The Dreaded Rejection Letter

DISCLAIMER: All the names and organizations have been changed.

Dear Marla,

Thank you for sending us “Demons.” We appreciate the opportunity to review and consider it. Unfortunately, at this time we have selected other submissions for our upcoming issue.

Thanks again. Best of luck with your creative work, and please continue to check in with Pomadour Press for future submission possibilities.


The Editorial Team

Pomadour Press

Dreaded Rejection Letters

Ah, nothing like starting the day with a rejection letter when you are trying to become a writer. However, I did start to feel better about getting rejection letters once I read Let’s Write A Short Story. In this book, Joe Bunting explains that less than something like .0074 percent of people get accepted and published in literary magazines. He also explains that we all have a better chance of getting into an ivy league. (I sure know I don’t have that chance! LOL)

Coping With Rejection

So what is a writer supposed to do after receiving rejection letter after rejection letter? I guess the first thing we could all do is simply ignore them. That’s what I try to do. However, nothing can compare to the fluttery feeling when I look at my email on my blackberry to see that a publication has written me back, only to find out that I “don’t quite fit into their publication.”

Well, shucks, but I guess I “don’t quite fit in” anywhere, but isn’t that one reason I became a writer in the first place? Maybe. Maybe not.

Other methods someone can use to try and cope with rejection letters is to post them on their blogs, like I have done so here. Why not? I don’t use my real name here anyway, and I might as well change the publication’s name so that I don’t have to feel upset about it anymore.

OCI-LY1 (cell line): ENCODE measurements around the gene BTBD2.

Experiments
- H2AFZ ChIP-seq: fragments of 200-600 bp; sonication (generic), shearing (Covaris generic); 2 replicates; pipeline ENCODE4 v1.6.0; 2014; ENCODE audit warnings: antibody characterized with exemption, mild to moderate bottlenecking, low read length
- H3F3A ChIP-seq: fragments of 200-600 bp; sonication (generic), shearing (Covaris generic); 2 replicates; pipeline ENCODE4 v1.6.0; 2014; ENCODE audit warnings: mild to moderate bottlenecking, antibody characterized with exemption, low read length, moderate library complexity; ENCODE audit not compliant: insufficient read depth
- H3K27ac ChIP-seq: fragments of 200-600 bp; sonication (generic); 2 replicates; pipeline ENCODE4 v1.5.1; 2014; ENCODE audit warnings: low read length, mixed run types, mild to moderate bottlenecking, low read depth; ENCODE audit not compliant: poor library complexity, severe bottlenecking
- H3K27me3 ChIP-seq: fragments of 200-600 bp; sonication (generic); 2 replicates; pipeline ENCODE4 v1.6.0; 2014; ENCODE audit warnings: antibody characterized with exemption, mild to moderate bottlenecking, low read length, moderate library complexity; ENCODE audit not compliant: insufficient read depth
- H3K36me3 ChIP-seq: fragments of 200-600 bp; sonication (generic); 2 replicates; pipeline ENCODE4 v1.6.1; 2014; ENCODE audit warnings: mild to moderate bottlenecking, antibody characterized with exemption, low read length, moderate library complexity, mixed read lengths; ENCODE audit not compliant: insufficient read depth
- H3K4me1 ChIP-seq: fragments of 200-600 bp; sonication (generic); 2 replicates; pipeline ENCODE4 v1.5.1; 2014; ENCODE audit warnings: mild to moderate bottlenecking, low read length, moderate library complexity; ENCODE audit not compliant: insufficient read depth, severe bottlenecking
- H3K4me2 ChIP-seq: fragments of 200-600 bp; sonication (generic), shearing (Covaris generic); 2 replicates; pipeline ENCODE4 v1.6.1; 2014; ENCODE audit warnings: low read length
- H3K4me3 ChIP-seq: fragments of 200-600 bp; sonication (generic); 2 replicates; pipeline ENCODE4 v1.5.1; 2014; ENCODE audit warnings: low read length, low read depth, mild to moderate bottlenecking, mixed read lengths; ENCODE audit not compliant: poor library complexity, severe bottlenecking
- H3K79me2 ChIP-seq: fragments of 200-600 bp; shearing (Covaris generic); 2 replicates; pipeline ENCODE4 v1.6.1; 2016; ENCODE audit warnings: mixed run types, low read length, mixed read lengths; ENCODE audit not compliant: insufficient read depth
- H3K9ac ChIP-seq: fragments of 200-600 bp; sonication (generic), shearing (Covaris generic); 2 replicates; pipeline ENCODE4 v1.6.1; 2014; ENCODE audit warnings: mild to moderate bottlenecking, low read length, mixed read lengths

Recently, on the absolute favorite writing blogs, Write To Done, Joe Pawlikoski explains one way to rid yourself of distraction is to play guitar. For me, playing guitar helps me truly get out what I am thinking or feeling about something. I can’t really play guitar all that well, but I am amazing at writing lyrics. The other day, here’s a little lyrical poem I came up with:

“If I lived in your mind, I would simply plant this one seed,

I’d try to brainwash to know that hope is all you need,

I’d make you look in the mirror everyday,

And I would try to give you courage to say,

I’m trying the best I can and that makes me okay,

I’m trying the best I can and that makes me okay.”

While my days of smoking cigarettes, drinking chai tea, and blasting chords at the local coffee shop are long over, it’s nice to know I still have other therapeutic ways to deal with rejections from literary magazines. I think I will post all my rejection letters here now and brainstorm other therapeutic ways to cope. 🙂

More Information on “Let’s Write A Short Story”

What our some of your methods for dealing with rejection letters?


4 thoughts on “The Dreaded Rejection Letter

  1. Aww, well I’ve always been encouraged by the fact that a large number of really popular, successful books were turned down multiple times before they were ever accepted. Not to mention most authors write multiple books that never get published before they ever get one book published. My favorite author in the world wrote her first book at something like age 14, but didn’t get published until she was about 30. So I tell myself that everything I write now is just practice, and if it gets published, that’s just a plus. 🙂

    But in truth, I’ve yet to finish anything, so I’ve never gotten to the stage of submitting and getting rejected! I think that in itself is an accomplishment – you finished something and then you put yourself out there. That’s a step farther than me so far (though I’m working on it! XD)! My advice is keep trying and keep writing something new!

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